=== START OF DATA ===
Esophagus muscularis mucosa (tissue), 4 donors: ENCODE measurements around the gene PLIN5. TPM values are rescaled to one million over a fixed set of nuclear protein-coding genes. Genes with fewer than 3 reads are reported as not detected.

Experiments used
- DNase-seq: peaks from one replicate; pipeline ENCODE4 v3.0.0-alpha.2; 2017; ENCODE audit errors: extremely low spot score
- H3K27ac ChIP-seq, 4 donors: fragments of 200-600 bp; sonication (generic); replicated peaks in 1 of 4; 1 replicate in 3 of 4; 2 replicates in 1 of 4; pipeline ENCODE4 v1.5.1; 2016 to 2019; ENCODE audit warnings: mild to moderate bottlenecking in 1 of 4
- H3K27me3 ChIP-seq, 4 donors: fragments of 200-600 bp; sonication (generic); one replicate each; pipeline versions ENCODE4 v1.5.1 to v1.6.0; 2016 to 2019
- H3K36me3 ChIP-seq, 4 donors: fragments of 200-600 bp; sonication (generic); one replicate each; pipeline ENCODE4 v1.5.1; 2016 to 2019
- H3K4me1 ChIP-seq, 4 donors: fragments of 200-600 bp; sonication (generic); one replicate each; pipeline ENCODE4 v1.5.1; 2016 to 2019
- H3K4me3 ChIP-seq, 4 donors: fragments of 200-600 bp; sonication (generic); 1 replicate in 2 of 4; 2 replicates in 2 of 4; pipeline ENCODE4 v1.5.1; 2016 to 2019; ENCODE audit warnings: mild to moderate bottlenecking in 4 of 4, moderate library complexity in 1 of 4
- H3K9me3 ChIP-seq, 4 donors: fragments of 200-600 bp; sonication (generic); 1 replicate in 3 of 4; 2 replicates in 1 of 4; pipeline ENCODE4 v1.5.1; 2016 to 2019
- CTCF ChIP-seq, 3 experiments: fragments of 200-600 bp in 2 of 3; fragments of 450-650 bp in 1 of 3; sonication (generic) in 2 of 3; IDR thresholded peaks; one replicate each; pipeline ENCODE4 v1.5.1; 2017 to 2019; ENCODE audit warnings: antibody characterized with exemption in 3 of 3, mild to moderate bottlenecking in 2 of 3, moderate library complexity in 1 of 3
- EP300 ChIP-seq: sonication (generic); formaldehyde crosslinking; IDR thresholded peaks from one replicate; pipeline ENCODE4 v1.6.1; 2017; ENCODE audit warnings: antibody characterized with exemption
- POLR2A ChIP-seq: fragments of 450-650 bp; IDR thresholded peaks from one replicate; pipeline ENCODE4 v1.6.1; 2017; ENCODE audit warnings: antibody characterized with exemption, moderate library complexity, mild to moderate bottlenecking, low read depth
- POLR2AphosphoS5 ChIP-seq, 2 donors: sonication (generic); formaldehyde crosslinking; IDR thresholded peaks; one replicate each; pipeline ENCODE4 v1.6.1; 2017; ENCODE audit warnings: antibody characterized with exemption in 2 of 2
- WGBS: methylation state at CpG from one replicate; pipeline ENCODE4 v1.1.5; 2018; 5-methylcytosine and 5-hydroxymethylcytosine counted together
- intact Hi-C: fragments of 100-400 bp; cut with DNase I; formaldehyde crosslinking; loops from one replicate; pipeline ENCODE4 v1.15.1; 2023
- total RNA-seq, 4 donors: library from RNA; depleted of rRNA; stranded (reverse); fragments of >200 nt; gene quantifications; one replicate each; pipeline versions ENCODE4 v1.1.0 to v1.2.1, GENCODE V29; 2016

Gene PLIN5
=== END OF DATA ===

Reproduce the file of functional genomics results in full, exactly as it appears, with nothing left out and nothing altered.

Esophagus muscularis mucosa (tissue), 4 donors: ENCODE measurements around the gene PLIN5. TPM values are rescaled to one million over a fixed set of nuclear protein-coding genes. Genes with fewer than 3 reads are reported as not detected.

Experiments used
- DNase-seq: peaks from one replicate; pipeline ENCODE4 v3.0.0-alpha.2; 2017; ENCODE audit errors: extremely low spot score
- H3K27ac ChIP-seq, 4 donors: fragments of 200-600 bp; sonication (generic); replicated peaks in 1 of 4; 1 replicate in 3 of 4; 2 replicates in 1 of 4; pipeline ENCODE4 v1.5.1; 2016 to 2019; ENCODE audit warnings: mild to moderate bottlenecking in 1 of 4
- H3K27me3 ChIP-seq, 4 donors: fragments of 200-600 bp; sonication (generic); one replicate each; pipeline versions ENCODE4 v1.5.1 to v1.6.0; 2016 to 2019
- H3K36me3 ChIP-seq, 4 donors: fragments of 200-600 bp; sonication (generic); one replicate each; pipeline ENCODE4 v1.5.1; 2016 to 2019
- H3K4me1 ChIP-seq, 4 donors: fragments of 200-600 bp; sonication (generic); one replicate each; pipeline ENCODE4 v1.5.1; 2016 to 2019
- H3K4me3 ChIP-seq, 4 donors: fragments of 200-600 bp; sonication (generic); 1 replicate in 2 of 4; 2 replicates in 2 of 4; pipeline ENCODE4 v1.5.1; 2016 to 2019; ENCODE audit warnings: mild to moderate bottlenecking in 4 of 4, moderate library complexity in 1 of 4
- H3K9me3 ChIP-seq, 4 donors: fragments of 200-600 bp; sonication (generic); 1 replicate in 3 of 4; 2 replicates in 1 of 4; pipeline ENCODE4 v1.5.1; 2016 to 2019
- CTCF ChIP-seq, 3 experiments: fragments of 200-600 bp in 2 of 3; fragments of 450-650 bp in 1 of 3; sonication (generic) in 2 of 3; IDR thresholded peaks; one replicate each; pipeline ENCODE4 v1.5.1; 2017 to 2019; ENCODE audit warnings: antibody characterized with exemption in 3 of 3, mild to moderate bottlenecking in 2 of 3, moderate library complexity in 1 of 3
- EP300 ChIP-seq: sonication (generic); formaldehyde crosslinking; IDR thresholded peaks from one replicate; pipeline ENCODE4 v1.6.1; 2017; ENCODE audit warnings: antibody characterized with exemption
- POLR2A ChIP-seq: fragments of 450-650 bp; IDR thresholded peaks from one replicate; pipeline ENCODE4 v1.6.1; 2017; ENCODE audit warnings: antibody characterized with exemption, moderate library complexity, mild to moderate bottlenecking, low read depth
- POLR2AphosphoS5 ChIP-seq, 2 donors: sonication (generic); formaldehyde crosslinking; IDR thresholded peaks; one replicate each; pipeline ENCODE4 v1.6.1; 2017; ENCODE audit warnings: antibody characterized with exemption in 2 of 2
- WGBS: methylation state at CpG from one replicate; pipeline ENCODE4 v1.1.5; 2018; 5-methylcytosine and 5-hydroxymethylcytosine counted together
- intact Hi-C: fragments of 100-400 bp; cut with DNase I; formaldehyde crosslinking; loops from one replicate; pipeline ENCODE4 v1.15.1; 2023
- total RNA-seq, 4 donors: library from RNA; depleted of rRNA; stranded (reverse); fragments of >200 nt; gene quantifications; one replicate each; pipeline versions ENCODE4 v1.1.0 to v1.2.1, GENCODE V29; 2016

Gene PLIN5